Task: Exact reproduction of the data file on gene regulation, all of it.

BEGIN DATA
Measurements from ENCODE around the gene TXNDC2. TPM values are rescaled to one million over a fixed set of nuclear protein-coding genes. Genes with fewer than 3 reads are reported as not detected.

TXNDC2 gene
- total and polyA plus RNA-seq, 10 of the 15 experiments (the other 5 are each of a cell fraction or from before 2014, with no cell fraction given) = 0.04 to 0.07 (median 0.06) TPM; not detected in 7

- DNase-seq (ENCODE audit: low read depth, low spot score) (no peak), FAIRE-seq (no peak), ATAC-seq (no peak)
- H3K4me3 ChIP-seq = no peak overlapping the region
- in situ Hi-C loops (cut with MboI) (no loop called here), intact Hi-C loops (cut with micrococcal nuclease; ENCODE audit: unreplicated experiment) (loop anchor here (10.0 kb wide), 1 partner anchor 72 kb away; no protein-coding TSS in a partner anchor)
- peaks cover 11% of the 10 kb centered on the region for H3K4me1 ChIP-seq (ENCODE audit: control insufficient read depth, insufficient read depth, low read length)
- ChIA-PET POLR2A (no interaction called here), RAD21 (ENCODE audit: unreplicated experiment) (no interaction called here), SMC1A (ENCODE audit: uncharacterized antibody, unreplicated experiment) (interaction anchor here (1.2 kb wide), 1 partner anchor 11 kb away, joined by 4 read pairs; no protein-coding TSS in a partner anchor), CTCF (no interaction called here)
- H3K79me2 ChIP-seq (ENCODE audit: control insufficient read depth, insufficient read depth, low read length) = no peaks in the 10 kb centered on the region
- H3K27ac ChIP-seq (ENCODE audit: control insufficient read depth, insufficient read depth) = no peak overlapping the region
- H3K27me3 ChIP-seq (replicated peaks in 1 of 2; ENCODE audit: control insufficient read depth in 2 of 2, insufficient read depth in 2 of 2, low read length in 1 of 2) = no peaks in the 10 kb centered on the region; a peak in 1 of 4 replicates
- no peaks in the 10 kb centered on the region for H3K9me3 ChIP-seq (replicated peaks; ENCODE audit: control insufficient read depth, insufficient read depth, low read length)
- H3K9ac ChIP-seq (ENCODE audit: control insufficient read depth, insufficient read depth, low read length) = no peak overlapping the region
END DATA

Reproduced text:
Measurements from ENCODE around the gene TXNDC2. TPM values are rescaled to one million over a fixed set of nuclear protein-coding genes. Genes with fewer than 3 reads are reported as not detected.

TXNDC2 gene
- total and polyA plus RNA-seq, 10 of the 15 experiments (the other 5 are each of a cell fraction or from before 2014, with no cell fraction given) = 0.04 to 0.07 (median 0.06) TPM; not detected in 7

- DNase-seq (ENCODE audit: low read depth, low spot score) (no peak), FAIRE-seq (no peak), ATAC-seq (no peak)
- H3K4me3 ChIP-seq = no peak overlapping the region
- in situ Hi-C loops (cut with MboI) (no loop called here), intact Hi-C loops (cut with micrococcal nuclease; ENCODE audit: unreplicated experiment) (loop anchor here (10.0 kb wide), 1 partner anchor 72 kb away; no protein-coding TSS in a partner anchor)
- peaks cover 11% of the 10 kb centered on the region for H3K4me1 ChIP-seq (ENCODE audit: control insufficient read depth, insufficient read depth, low read length)
- ChIA-PET POLR2A (no interaction called here), RAD21 (ENCODE audit: unreplicated experiment) (no interaction called here), SMC1A (ENCODE audit: uncharacterized antibody, unreplicated experiment) (interaction anchor here (1.2 kb wide), 1 partner anchor 11 kb away, joined by 4 read pairs; no protein-coding TSS in a partner anchor), CTCF (no interaction called here)
- H3K79me2 ChIP-seq (ENCODE audit: control insufficient read depth, insufficient read depth, low read length) = no peaks in the 10 kb centered on the region
- H3K27ac ChIP-seq (ENCODE audit: control insufficient read depth, insufficient read depth) = no peak overlapping the region
- H3K27me3 ChIP-seq (replicated peaks in 1 of 2; ENCODE audit: control insufficient read depth in 2 of 2, insufficient read depth in 2 of 2, low read length in 1 of 2) = no peaks in the 10 kb centered on the region; a peak in 1 of 4 replicates
- no peaks in the 10 kb centered on the region for H3K9me3 ChIP-seq (replicated peaks; ENCODE audit: control insufficient read depth, insufficient read depth, low read length)
- H3K9ac ChIP-seq (ENCODE audit: control insufficient read depth, insufficient read depth, low read length) = no peak overlapping the region